In addition to influencing protein function, lysine acetylation also regulates the cellular localization of proteins, especially for nuclear import and export. Interestingly, for some proteins, acetylation favors localization to the cytoplasm19,20, whereas for others, acetylation will enhance the retention of proteins in the nucleus21,22.  The mechanism by which acetylation regulates cellular localization can be either the alteration of an interaction with a binding partner leading to localization in a particular compartment (e.g., p53-Mdm2 interaction), or a modified interaction with nuclear import/export factors. For example, acetylation of Lys239 within the carboxyl-terminal nuclear localization signal (NLS) in adenovirus-transforming protein (E1A) disrupts its interaction with importin-alpha, thereby enhancing its localization in the cytoplasmic compartment23.  Conversely, acetylation of hepatocyte nuclear factor-4 (HNF-4) at the NLS is important for its retention in the nucleus, thus preventing its export to the cytoplasm via the CRM-1 pathway24.  

 

Conclusion
Lysine acetylation is well known to play a key role in regulating gene transcription and other DNA-dependent nuclear processes. Proteomics studies have identified many possible substrates of lysine acetylation and a large fraction of them resides in the cytoplasmic compartment, implicating their involvement in regulating important cellular pathways. However, the functions of many of them are still not clear.  At Cytoskeleton, we have developed a mouse monoclonal pan-acetyl-lysine antibody to help researchers study lysine acetylation modification of their target proteins (Fig. 1). Applications of the antibody, including Western blotting, immunoprecipitation, immunofluorescence labeling, and ChIP, have been validated. Please contact us at tservice@cytoskeleton.com for more information.

 

Acetyl Lysine Antibody

This highly robust Anti-Acetyl Lysine Antibody recognizes a wide range of acetylated proteins in IP, WB, ChIP, and IF applications. This Anti-Acetyl Lysine Antibody has many advantages when compared to other commercially available antibodies on the market. See for yourself here.

Anti-Acetyl Lysine Antibody (Cat. # AAC01)

 

Acetyl Lysine Analysis Protocols

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References

  1. Vidali G. et al. 1968. Chemical studies of histone acetylation. The distribution of epsilon-N-acetyllysine in calf thymus histones. J. Biol. Chem. 243, 6361-6366.
  2. Sterner R. et al. 1979. Studies of acetylation and deacetylation in high mobility group proteins. Identification of the sites of acetylation in HMG-1. J. Biol. Chem. 254, 11577-11583.
  3. L’Hernault S.W. and Rosenbaum J.L. 1985. Chalamydomonas alpha-tubulin is posttranslationally modified by acetylation on the epsilon-amino group of a lysine. Biochemistry. 24, 473-478.
  4. Gu W. and Roeder R.G. 1997. Activation of p53 sequence-specific DNA binding by acetylation of the p53 C-terminal domain. Cell. 90, 595-606. 
  5. Kim S.C. et al. 2006. Substrate and functional diversity of lysine acetylation revealed by a proteomics survey. Mol. Cell. 325, 607-618.
  6. Lundby A. et al. 2012. Proteomic analysis of lysine acetylation sites in rat tissues reveals organ specificity and subcellular patterns. Cell Rep. 2, 419-431.
  7. Choudhary C. et al. 2009.  Lysine acetylation targets protein complexes and co-regulates major cellular functions. Science. 325, 834-840.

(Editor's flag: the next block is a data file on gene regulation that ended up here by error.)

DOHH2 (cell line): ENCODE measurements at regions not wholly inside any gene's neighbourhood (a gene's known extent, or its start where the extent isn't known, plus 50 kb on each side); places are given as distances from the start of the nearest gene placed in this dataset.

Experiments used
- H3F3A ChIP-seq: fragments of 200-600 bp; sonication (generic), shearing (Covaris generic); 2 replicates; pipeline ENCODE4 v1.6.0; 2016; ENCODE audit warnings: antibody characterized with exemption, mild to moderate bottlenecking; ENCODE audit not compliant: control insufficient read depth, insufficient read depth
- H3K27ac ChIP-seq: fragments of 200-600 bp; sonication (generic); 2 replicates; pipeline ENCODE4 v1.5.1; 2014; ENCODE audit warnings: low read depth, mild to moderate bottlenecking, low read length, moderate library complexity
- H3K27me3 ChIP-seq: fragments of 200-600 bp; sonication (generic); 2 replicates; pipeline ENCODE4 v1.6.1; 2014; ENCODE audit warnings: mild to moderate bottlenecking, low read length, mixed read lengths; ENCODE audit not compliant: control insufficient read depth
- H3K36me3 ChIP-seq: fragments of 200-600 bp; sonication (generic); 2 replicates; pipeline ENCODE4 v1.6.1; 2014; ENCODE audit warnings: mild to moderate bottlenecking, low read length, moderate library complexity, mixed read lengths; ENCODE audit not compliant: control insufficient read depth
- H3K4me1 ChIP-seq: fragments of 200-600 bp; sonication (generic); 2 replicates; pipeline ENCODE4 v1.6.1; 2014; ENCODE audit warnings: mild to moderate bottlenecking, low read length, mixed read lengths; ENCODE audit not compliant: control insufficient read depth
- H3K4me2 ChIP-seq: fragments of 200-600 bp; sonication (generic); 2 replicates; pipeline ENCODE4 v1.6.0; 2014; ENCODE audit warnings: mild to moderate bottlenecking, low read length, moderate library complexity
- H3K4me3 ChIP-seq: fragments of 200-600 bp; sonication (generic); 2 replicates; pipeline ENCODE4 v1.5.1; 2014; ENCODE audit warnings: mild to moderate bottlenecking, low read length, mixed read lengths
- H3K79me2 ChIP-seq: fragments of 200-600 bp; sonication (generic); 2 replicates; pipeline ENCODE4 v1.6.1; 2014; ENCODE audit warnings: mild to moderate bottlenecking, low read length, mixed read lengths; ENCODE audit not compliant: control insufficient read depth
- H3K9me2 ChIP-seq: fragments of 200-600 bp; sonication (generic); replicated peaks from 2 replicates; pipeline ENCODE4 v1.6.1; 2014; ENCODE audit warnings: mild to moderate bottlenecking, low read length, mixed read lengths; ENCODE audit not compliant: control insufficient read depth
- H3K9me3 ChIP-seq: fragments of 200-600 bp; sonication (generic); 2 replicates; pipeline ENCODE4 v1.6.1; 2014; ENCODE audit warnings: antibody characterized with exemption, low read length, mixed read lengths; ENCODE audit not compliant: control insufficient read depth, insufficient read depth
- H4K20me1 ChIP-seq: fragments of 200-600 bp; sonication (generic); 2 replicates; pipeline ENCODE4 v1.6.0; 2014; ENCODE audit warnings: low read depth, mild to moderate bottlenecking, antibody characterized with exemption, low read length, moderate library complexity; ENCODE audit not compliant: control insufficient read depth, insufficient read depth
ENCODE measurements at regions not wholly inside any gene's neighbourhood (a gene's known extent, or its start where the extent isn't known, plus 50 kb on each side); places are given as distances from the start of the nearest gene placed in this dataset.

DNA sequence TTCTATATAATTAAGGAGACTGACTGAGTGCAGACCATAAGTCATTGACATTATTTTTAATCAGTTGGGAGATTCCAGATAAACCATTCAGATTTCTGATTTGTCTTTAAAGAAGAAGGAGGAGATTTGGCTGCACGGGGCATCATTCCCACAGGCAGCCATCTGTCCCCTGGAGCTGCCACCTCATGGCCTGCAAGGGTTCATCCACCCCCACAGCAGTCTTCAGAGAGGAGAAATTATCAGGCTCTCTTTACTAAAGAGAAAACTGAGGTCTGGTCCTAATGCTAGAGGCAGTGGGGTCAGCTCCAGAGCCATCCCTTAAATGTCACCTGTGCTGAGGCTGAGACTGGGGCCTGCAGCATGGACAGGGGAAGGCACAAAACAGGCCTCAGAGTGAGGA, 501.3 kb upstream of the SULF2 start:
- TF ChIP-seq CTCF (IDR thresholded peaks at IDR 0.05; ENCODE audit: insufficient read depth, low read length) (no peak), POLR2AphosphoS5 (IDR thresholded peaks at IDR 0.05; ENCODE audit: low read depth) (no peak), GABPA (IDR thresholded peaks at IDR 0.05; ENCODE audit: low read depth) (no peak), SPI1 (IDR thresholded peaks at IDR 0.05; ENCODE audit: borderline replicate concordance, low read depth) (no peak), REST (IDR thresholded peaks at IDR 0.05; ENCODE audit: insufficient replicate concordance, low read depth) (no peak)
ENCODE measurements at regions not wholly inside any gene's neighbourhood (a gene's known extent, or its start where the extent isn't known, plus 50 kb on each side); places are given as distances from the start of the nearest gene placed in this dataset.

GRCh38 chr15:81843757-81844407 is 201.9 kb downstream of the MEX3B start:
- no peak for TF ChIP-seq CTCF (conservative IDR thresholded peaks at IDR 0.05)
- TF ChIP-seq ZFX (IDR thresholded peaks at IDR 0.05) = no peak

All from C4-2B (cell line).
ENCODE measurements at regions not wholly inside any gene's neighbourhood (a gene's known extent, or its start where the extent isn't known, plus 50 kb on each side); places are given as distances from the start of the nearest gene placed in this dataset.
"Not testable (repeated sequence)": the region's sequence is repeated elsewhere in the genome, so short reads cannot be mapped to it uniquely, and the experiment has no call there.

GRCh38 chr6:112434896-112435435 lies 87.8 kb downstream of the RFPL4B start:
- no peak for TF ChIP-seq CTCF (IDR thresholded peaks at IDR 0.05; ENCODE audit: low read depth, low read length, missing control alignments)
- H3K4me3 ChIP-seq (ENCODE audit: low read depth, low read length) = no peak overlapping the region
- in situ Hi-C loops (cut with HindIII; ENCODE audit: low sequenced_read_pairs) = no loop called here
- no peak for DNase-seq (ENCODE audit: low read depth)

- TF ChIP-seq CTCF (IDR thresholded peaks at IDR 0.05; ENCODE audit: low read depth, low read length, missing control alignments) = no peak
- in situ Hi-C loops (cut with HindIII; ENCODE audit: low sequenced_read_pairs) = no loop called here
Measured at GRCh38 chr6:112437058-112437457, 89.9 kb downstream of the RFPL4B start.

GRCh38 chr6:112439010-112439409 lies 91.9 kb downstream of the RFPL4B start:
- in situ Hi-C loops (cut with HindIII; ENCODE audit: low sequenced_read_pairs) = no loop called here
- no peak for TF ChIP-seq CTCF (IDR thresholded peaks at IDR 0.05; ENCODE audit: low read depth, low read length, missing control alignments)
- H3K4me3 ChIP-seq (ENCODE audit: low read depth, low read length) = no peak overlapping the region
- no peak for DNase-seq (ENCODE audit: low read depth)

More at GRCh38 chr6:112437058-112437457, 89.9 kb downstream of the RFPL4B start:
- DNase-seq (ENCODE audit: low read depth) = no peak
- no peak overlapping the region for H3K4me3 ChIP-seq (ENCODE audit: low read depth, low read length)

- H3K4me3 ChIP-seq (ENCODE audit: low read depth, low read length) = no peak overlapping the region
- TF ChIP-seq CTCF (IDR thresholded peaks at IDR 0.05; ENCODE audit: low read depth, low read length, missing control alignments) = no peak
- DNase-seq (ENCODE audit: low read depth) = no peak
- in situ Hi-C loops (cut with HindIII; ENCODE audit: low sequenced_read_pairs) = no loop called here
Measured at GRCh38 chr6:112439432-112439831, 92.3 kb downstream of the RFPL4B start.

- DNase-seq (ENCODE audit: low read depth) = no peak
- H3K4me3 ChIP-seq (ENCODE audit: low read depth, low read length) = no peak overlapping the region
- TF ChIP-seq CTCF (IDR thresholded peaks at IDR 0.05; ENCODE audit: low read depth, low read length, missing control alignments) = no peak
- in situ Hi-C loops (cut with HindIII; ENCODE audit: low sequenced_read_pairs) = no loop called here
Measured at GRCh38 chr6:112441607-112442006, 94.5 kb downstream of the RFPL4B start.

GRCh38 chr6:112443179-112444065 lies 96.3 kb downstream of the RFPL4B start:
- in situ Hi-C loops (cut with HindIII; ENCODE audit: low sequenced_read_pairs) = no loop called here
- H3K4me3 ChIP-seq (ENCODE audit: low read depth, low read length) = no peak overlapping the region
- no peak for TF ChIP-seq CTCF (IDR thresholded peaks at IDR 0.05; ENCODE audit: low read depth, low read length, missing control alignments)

8. Zhang X. et al.  2007. HDAC6 modulates cell motility by altering the acetylation level of cortactin. Mol. Cell. 27, 197-213.
  9. Zhang Y. et al. 2009. Deacetylation of cortactin by SIRT1 promotes cell migration. Oncogene. 28, 445-460.
  10. Weed S.A. et al. 1998. Translocation of cortactin to the cell periphery is mediated by the small GTPase Rac1. J. Cell Sci. 111, 2433-2443.
  11. Weed S.A. et al. 2000. Cortactin localization to sites of actin assembly in lamellipodia requires interactions with F-actin and the Arp2/3 complex. J. Cell Biol. 151, 29-40.
  12. Anastasiadis P.Z. et al. 2000. Inhibition of RhoA by p120 catenin. Nat. Cell Biol. 2, 637-644.
  13. Hubbert C. et al. 2002. HDAC6 is a microtubule-associated deacetylase. Nature. 417, 455-458.
  14. Matsuyama A. et al. 2002. In vivo destabilization of dynamic microtubules by HDAC6-mediated deacetylation. EMBO J. 21, 6820-6831.
  15. Dompierre J.P. et al. 2007. Histone deacetylase 6 inhibition compensates for the transport deficit in Huntington’s disease by increasing tubulin acetylation. J. Neurosci. 27, 3571-3583.
  16. Wang X. et al. 2004. Inhibition of p53 degradation by Mdm2 acetylation. FEBS Lett. 561, 195-201.
  17. Tang Y. et al. 2008. Acetylation is indispensable for p53 activation. Cell. 133, 612-626.
  18. Cohen H.Y. et al. 2004. Acetylation of the C terminus of Ku70 CBP and PCAF controls Bax-mediated apoptosis. Mol. Cell. 13, 627-638.
  19. Bari M.G. et al. 2006.  C-Abl acetylation by histone acetyltransferases regulates its nuclear-cytoplasmic localization. EMBO Rep. 7, 727-733.
  20. Valacco M.P. et al. 2006. Cell growth-dependent subcellular localization of p8. J. Cell. Biochem. 97, 066-1079.
  21. Thevent L. et al. 2004. Regulation of human SRY subcellular distribution by its acetylation/deacetylation. EMBO J. 23, 3336-3345.
  22. Naryzhny S.N. and Lee H. The post-translational modifications of proliferating cell nuclear antigen: acetylation, not phosphorylation, plays an important role in the regulation of its function. J. Biol. Chem. 279, 20194-20199.
  23. Madison D.L. et al. 2002. Acetylation of the adenovirus-transforming protein E1A determines nuclear localization by disruption with importin-alpha. J. Biol. Chem. 277, 38755-38763. 
  24. Soutglou E. et al. 2000. Acetylation regulates transcription factor activity at multiple levels. Mol. Cell. 5, 745-751.